It is important to note that a person authorized to vote as proxy for an elector under any law which is at force at that time shall not be guilty of this offence.

Personation at an election is punishable with imprisonment which may extend to one year, or a fine, or both as per Section 171F.

False statement in connection with an election

Section 171G states that whoever makes/publishes a statement in public, knowing/believing it to be false or not believing it to be true, and disguising it to be a statement of fact, with an attempt to malign the character or conduct of a candidate to disrupt the result of elections shall be punishable with fine.

Illegal payments in connection with elections

As per Section 171(h), a person responsible for incurring/authorizing expenses to promote their election campaign, which may include holding public meetings, press conferences, advertising, circulars or publications, without any general or special authority in writing of a candidate shall be punishable with a fine which may extend to Rs. 500.

However, if such a person, who has borne expenses not exceeding Rs. 10 without authority manages to obtain authority in writing of the candidate within days from the date on which such expenses were incurred, this provision would not be applicable as such person would be deemed to have acted with the permission of the candidate.

Failure to keep election accounts

As per Section 171(i) of the Code, a person who is responsible for keeping an account for the expenses incurred in connection with an election, as per the law which is in force at that time or as per a rule which has the force of law, when fails to do so, shall be punishable with a fine which may extend up to Rs. 500.

Suggested Reforms

The Fifth Law Commission proposed certain reforms to the currently existing Chapter IX-A of the IPC relating to substantial changes. However, none of these provisions had been taken into accord and compiled to date. The reforms include-

  • Amending the definition of ‘electoral rights’- The current definition is exclusive of the right of a candidate to withdraw his/her candidature from elections. The definition should be modified to include the phrase “ to withdraw or not to withdraw” his/her candidature.
  • The subclauses related to bribery and its prescribed punishment i.e Section 171B and 171E should be combined as one section for a better understanding.
  • The offense of bribery shall be taken seriously and a relatively stringent punishment must be prescribed for it as it certainly interferes, to a large extent, with a smooth and fair election process.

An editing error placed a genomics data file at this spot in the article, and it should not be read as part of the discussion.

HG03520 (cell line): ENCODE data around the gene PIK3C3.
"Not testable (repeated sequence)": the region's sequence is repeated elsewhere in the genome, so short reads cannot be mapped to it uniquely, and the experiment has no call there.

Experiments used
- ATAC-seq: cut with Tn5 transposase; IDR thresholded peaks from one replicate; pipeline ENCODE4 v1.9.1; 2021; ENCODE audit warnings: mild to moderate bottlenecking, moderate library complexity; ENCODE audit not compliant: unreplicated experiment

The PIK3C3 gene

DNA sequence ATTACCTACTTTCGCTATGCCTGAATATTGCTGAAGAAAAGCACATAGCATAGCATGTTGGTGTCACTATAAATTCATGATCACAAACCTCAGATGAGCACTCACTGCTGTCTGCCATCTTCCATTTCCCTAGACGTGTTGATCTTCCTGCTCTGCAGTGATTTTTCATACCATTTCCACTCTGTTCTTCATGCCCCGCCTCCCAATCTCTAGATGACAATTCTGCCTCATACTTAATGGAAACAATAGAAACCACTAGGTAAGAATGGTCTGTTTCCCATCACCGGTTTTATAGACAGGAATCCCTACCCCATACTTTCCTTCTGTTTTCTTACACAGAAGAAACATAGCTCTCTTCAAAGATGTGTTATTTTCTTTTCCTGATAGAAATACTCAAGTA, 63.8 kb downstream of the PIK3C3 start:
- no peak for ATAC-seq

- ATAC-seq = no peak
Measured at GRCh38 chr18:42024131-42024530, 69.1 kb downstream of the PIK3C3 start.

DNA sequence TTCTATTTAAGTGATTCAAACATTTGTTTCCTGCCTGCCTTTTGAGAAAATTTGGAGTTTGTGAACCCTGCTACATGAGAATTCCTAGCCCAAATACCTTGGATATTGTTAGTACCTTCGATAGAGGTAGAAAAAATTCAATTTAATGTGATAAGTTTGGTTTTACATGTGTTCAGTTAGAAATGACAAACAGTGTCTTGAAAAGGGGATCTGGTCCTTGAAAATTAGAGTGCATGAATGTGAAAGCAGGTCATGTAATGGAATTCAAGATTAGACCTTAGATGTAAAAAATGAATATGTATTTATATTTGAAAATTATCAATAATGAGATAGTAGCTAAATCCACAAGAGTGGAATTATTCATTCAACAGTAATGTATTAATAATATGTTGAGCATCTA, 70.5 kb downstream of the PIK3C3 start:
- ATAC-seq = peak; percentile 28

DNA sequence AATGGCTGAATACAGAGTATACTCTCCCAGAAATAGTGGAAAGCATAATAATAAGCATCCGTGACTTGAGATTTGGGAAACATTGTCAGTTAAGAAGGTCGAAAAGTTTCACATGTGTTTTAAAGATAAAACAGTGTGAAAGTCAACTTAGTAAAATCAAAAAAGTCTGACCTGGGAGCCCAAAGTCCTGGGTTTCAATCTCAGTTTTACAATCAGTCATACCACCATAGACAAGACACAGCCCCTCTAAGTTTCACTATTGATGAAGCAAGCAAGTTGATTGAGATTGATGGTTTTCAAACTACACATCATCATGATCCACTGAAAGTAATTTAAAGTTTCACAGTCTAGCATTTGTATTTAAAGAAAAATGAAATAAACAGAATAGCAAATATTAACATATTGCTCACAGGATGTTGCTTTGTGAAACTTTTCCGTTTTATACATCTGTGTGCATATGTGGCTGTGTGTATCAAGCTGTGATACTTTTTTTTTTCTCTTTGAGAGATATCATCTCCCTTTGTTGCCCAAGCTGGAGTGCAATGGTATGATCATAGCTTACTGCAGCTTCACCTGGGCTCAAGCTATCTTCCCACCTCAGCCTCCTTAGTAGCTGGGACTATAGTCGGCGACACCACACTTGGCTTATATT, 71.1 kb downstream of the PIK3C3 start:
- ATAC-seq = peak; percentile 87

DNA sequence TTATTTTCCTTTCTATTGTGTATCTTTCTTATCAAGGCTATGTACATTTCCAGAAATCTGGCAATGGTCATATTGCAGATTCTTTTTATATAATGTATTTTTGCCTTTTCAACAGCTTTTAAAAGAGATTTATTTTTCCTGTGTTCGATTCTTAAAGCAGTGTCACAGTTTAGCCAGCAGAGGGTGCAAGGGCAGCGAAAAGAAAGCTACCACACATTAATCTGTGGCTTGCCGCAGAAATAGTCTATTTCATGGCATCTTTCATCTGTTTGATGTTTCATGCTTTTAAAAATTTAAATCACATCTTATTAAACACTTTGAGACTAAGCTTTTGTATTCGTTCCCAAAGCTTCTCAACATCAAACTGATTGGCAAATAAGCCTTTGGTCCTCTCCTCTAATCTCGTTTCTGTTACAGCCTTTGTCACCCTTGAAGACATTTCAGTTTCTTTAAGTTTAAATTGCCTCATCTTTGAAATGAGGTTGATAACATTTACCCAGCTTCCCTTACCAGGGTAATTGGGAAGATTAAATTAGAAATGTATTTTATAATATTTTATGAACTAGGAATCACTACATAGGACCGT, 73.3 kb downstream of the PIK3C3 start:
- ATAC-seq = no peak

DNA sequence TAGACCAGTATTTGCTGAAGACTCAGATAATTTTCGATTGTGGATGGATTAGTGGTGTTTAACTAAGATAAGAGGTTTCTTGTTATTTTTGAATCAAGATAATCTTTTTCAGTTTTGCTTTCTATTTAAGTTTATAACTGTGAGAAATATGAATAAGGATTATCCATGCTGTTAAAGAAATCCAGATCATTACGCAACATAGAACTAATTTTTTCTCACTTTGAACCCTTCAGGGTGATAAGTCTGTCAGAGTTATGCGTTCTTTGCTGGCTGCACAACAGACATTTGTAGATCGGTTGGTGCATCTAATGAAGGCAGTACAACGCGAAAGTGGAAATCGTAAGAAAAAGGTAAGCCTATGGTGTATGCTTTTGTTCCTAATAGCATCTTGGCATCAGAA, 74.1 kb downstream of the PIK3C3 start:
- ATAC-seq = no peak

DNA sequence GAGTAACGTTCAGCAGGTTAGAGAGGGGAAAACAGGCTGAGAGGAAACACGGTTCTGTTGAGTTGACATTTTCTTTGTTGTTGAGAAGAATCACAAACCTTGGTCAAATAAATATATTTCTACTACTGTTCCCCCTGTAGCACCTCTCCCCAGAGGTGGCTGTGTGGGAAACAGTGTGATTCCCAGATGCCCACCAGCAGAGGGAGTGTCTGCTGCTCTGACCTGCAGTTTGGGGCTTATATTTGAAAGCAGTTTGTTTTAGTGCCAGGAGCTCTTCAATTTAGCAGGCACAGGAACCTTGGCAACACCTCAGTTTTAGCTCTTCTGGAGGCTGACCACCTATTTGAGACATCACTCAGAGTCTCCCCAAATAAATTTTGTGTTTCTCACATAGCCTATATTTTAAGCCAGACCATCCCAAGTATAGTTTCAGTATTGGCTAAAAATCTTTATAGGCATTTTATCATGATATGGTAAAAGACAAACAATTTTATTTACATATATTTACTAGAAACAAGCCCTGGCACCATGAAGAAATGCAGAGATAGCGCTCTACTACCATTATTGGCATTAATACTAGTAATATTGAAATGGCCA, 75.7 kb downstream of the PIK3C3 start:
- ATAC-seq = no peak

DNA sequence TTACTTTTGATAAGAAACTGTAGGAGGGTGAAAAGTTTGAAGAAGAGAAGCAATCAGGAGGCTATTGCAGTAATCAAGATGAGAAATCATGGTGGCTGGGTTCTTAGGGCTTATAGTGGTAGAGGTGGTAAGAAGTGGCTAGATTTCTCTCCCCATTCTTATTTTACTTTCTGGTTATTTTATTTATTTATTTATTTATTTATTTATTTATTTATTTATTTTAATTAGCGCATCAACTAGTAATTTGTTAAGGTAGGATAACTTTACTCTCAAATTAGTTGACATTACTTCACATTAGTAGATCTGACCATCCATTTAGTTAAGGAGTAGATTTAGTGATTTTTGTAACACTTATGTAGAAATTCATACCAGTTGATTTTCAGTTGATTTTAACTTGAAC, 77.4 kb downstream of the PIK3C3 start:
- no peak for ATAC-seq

• The definition of undue influence is to be narrowed down and supposed to include violent means of interfering with the free exercise of legal rights.
  • Similar to the recommendation of bribery, both subclauses relating to personation i.e. IPC Sections 171D and 171F should be combined for a better understanding.
  • The punishment for making false statements must be made more stringent as it may have adverse impacts on the minds of people and the reputation of the candidate. Instead of dismissing with a fine only, imprisonment for a period extending up to 2 years is suggested.
  • The commission also deleted Section 171F and 171I as they have become redundant and obsolete.

However, none of these recommendations were taken into account by the legislature or the fourteenth law commission.

Landmark Judgments

E Anoop v State of Kerala, 2012

The petitioner had allegedly appeared at the polling station at Mokeri Government U.P. School in Peringalam constituency, and changed his name and presented himself as Kuttikkattu Pavitharan in the polling booth. He did so to obtain a voting paper even though he wasn’t the person he claimed to be, nor was he a person belonging to that constituency/booth. The court held him guilty of the offense of personation under Section 171D and 171F.

Iqbal Singh v. Gurdas Singh, 1975

In this case, the respondent was elected from a constituency in Punjab as a Member of Parliament. The petitioner alleged that a minimum of 15,000 invalid votes had been cast, due to which the respondent had been declared elected, and that the accused had allegedly distributed huge sums of money to Harijans under the pretext of aiding them to construct Dharamshalas, and also gave out several gun licenses as gratification to induce voters to vote for them.